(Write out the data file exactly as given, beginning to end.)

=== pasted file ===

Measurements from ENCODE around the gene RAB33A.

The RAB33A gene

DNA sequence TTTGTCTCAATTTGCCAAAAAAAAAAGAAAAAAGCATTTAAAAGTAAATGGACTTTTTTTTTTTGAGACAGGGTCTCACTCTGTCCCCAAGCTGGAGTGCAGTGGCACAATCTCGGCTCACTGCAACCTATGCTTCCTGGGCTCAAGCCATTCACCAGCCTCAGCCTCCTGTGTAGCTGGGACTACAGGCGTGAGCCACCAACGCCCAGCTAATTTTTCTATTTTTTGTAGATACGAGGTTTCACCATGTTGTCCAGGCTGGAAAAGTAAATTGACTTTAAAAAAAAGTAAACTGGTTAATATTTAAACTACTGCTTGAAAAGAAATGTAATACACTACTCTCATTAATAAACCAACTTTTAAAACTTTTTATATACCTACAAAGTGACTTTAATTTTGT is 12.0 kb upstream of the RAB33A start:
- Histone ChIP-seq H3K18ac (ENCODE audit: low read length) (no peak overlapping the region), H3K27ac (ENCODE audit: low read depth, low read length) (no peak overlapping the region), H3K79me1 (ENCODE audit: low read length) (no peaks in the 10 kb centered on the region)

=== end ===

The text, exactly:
Measurements from ENCODE around the gene RAB33A.

The RAB33A gene

DNA sequence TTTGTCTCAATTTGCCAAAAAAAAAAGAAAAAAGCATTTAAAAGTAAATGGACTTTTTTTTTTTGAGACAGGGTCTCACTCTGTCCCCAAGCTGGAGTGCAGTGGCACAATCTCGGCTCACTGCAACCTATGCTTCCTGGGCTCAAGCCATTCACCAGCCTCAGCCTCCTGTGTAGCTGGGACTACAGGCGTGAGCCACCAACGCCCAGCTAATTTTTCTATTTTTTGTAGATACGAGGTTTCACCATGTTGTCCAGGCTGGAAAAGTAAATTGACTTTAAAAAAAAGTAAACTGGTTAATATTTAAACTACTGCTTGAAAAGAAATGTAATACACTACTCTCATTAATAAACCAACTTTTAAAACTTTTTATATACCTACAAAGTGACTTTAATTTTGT is 12.0 kb upstream of the RAB33A start:
- Histone ChIP-seq H3K18ac (ENCODE audit: low read length) (no peak overlapping the region), H3K27ac (ENCODE audit: low read depth, low read length) (no peak overlapping the region), H3K79me1 (ENCODE audit: low read length) (no peaks in the 10 kb centered on the region)